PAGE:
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6:56 PM Thu, Nov. 15th

Havasu celebrates 50 years of the London Bridge

An unusual flock of visitors crossed the London Bridge onto the the island Saturday morning to celebrate the bridge’s 50th anniversary. (Photo by Marine 69-71 [CC BY-SA 4.0  (https://creativecommons.org/licenses/by-sa/4.0)], from Wikimedia Commons)

An unusual flock of visitors crossed the London Bridge onto the the island Saturday morning to celebrate the bridge’s 50th anniversary. (Photo by Marine 69-71 [CC BY-SA 4.0 (https://creativecommons.org/licenses/by-sa/4.0)], from Wikimedia Commons)

LAKE HAVASU CITY – An unusual flock of visitors crossed the London Bridge onto the the island Saturday morning to celebrate the bridge’s 50th anniversary.

The 690th Lord Mayor of London Charles Bowman, Arizona Governor Doug Ducey and State Sen. Sonny Borrelli accompanied four Havasu residents as they walked six sheep across the bridge.

Bowman named the four local sheep herders – Lake Havasu City Mayor Mark Nexsen, real estate broker John Parrot, former State Sen. Linda Binder and Michael McCulloch, grandson of Robert P. McCulloch who brought the London Bridge to Havasu – “freemen” for the Saturday event. A sheep crossing is a more than 500-year-old British tradition that allowed people designated as “freemen” to herd sheep across the bridge without paying a toll fee.

Havasu residents and visitors lined up along the bridge to watch the sheep crossing after McCulloch interviewed Bowman, Ducey, Borrelli and Nexsen.

During interviews, Bowman told those in attendance about his role as Lord Mayor of the City of London Corporation, which is to support the UK’s financial and professional services within London’s historic financial district. Bowman travels often as an advocate and representative of the district.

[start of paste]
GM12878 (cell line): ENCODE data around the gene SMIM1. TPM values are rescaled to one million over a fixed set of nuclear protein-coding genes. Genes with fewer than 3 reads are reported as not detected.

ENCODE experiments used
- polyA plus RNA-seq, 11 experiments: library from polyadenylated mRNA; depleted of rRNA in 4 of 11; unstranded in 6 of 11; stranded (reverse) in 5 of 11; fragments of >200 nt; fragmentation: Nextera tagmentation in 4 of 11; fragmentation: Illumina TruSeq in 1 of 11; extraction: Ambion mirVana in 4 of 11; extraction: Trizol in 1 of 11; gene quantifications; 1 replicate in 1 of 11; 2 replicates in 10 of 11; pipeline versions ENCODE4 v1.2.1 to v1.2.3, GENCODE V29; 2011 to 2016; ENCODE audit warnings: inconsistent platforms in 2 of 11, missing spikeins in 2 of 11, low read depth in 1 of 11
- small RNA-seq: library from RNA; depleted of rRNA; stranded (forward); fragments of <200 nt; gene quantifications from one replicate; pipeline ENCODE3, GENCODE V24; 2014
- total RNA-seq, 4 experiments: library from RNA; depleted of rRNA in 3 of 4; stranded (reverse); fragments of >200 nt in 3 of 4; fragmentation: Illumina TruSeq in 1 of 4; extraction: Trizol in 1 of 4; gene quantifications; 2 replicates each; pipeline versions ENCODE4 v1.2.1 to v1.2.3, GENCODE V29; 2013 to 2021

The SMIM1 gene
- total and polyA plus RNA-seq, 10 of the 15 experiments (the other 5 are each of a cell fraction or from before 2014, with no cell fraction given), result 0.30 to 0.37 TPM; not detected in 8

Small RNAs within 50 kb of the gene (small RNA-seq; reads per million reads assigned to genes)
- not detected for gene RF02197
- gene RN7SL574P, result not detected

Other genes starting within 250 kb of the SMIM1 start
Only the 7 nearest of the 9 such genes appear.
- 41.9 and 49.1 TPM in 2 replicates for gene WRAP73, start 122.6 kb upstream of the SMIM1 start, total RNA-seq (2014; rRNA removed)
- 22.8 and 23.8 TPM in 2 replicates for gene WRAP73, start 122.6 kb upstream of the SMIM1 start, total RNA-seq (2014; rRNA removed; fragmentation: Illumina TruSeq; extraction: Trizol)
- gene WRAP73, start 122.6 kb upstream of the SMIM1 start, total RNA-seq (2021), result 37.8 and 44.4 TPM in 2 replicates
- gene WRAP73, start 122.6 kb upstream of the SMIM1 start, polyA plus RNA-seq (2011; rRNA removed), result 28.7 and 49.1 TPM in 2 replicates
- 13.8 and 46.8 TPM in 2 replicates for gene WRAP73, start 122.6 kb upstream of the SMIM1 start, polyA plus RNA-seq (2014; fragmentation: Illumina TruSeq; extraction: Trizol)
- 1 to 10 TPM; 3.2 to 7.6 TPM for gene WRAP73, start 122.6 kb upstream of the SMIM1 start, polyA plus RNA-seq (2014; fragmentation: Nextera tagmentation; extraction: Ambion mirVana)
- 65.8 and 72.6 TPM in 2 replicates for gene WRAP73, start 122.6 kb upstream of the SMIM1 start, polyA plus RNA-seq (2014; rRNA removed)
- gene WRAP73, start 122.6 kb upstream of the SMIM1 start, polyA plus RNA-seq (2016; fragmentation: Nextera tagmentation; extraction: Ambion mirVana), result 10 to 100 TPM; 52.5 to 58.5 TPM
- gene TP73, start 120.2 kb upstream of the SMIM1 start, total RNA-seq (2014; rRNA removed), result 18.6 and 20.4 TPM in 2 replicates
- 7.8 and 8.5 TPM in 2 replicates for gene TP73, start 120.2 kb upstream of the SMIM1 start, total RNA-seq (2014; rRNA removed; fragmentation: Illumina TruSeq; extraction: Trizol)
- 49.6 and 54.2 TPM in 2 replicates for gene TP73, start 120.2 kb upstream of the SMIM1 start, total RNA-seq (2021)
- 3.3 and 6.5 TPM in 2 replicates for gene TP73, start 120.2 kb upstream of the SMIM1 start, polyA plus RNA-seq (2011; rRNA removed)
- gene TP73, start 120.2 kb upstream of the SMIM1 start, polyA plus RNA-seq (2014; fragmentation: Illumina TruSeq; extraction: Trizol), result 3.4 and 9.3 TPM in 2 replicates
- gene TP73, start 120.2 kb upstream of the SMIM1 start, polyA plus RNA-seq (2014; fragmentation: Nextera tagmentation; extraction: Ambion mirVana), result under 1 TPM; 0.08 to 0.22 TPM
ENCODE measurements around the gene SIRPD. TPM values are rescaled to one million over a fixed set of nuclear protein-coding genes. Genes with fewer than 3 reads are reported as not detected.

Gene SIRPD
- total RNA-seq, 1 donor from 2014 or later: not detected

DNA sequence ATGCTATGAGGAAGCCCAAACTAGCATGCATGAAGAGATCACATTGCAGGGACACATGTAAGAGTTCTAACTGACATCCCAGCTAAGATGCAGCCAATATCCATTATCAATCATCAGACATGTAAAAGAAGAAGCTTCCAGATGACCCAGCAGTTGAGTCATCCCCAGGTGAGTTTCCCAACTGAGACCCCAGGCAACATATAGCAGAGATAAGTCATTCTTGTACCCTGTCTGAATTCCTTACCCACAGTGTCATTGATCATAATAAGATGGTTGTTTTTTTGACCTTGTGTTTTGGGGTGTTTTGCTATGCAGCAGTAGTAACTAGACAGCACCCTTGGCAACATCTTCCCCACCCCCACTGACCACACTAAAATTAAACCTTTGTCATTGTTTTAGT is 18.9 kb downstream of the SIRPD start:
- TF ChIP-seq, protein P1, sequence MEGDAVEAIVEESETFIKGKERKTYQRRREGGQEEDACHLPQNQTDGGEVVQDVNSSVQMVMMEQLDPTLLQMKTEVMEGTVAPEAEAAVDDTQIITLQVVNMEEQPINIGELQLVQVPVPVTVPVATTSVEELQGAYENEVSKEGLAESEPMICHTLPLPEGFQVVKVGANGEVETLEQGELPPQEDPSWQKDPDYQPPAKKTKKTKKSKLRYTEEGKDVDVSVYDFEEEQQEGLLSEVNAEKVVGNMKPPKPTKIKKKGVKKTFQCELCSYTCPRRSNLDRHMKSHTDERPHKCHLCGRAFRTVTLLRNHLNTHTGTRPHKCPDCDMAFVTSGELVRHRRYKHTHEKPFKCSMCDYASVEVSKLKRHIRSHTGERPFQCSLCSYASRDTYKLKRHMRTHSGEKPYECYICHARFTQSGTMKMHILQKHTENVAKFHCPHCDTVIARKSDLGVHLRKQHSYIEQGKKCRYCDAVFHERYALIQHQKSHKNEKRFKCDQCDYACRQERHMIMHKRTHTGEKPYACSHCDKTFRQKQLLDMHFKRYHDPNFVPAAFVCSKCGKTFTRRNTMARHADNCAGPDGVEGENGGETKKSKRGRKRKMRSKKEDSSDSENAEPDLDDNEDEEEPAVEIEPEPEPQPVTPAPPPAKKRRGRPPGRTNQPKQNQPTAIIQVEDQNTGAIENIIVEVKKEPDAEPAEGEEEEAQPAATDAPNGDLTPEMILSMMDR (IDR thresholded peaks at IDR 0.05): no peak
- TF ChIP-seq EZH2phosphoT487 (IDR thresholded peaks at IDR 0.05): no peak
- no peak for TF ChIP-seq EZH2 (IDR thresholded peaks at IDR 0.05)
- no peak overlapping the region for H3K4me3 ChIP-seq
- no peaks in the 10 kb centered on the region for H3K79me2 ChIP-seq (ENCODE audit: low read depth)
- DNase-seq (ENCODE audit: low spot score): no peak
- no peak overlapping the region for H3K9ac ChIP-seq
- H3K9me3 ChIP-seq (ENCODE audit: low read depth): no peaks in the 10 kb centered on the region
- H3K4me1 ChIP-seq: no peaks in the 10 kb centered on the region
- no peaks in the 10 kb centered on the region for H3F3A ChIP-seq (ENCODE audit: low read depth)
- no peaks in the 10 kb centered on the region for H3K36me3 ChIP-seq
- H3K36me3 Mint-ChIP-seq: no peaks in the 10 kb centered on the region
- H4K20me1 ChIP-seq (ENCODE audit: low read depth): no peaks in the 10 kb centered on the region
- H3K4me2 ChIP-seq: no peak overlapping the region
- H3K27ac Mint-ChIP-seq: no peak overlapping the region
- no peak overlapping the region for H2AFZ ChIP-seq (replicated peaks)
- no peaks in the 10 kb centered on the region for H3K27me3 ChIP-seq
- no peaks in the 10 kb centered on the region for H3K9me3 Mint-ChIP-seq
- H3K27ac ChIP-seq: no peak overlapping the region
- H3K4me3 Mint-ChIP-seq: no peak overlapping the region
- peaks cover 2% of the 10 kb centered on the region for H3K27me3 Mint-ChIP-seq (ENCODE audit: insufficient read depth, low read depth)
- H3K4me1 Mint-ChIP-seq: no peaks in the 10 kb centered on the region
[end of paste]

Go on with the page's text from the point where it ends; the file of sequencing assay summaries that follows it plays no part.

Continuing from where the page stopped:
During a luncheon after the sheep crossing, Bowman said he was “delighted” to be in Arizona “celebrating the vast history and shared culture of our two countries not least the 50th anniversary since they sale of London Bridge and its journey across the Atlantic.”

Bowman also shared more about UK history and traditions with those at the luncheon. He said historically, the London Bridge has been the scene of some gruesome sights like severed skulls.

“This was stopped at the end of the 18th century when it was decided London Bridge should be rebuilt,” Bowman said. “And in 1831 the new bridge was complete, indeed the same one that stands in Lake Havasu today, which I’m pleased to say there’s no decapitated heads.”

Bowman said the idea of Robert P. McCulloch and his business partner, CV Wood, to buy the bridge was a genius way to bring a piece of world history to Havasu. Bowman’s predecessor, Alderman Sir Peter Studd, Lord Mayor of London in 1971, helped dedicate the bridge when it was completed in 1971.

“And today my team and I are delighted, delighted to be here once again, representing the city of London and its people and celebrating the incredible story of Lake Havasu’s London Bridge,” Bowman said. “It was one last vision that brought this beautiful bridge over 5,000 miles to its new home, here in this extraordinary site.”

He said McCulloch’s vision didn’t only adjoin the city of Havasu, it also created a connection between the two countries.

“His vision has bridged the gap between two communities, between two cities and between two nations,” Bowman said. “So today we celebrate the 50th anniversary of the bridge’s establishment here in Arizona and let’s also celebrate the great history of London Bridge, its story of entrepreneurs and the close relatiohnship between the U.S.A. and Great Britain, the people of Lake Havasu and the city of London.”

During the luncheon, Ducey thanked Bowman for teaching him how to drive sheep across a bridge. He also thanked and congratulated McCulloch for his grandfather’s vision for Havasu, saying the city has greatly benefited from the purchase of the London Bridge.

“The undertaking of actually shipping a bridge from London to Arizona brick by brick is an incredible feat right here in the middle of the desert,” Ducey said. “You can imagine what it was like 50 years ago to do this so your grandfather had to have quite a vision. You must be very proud.”